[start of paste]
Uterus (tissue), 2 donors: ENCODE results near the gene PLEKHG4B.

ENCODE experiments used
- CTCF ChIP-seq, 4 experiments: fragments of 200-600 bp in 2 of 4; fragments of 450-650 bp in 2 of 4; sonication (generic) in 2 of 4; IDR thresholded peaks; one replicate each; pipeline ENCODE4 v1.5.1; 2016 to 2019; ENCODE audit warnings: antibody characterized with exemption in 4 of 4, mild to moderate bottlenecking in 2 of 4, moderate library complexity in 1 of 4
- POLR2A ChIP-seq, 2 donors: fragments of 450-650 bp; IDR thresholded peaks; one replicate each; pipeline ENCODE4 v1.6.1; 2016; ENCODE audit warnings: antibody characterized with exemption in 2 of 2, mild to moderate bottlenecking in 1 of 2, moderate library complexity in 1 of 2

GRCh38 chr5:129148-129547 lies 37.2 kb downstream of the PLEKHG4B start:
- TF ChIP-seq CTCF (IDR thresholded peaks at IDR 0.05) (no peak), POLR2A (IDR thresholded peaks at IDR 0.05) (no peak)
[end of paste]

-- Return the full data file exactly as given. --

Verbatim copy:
Uterus (tissue), 2 donors: ENCODE results near the gene PLEKHG4B.

ENCODE experiments used
- CTCF ChIP-seq, 4 experiments: fragments of 200-600 bp in 2 of 4; fragments of 450-650 bp in 2 of 4; sonication (generic) in 2 of 4; IDR thresholded peaks; one replicate each; pipeline ENCODE4 v1.5.1; 2016 to 2019; ENCODE audit warnings: antibody characterized with exemption in 4 of 4, mild to moderate bottlenecking in 2 of 4, moderate library complexity in 1 of 4
- POLR2A ChIP-seq, 2 donors: fragments of 450-650 bp; IDR thresholded peaks; one replicate each; pipeline ENCODE4 v1.6.1; 2016; ENCODE audit warnings: antibody characterized with exemption in 2 of 2, mild to moderate bottlenecking in 1 of 2, moderate library complexity in 1 of 2

GRCh38 chr5:129148-129547 lies 37.2 kb downstream of the PLEKHG4B start:
- TF ChIP-seq CTCF (IDR thresholded peaks at IDR 0.05) (no peak), POLR2A (IDR thresholded peaks at IDR 0.05) (no peak)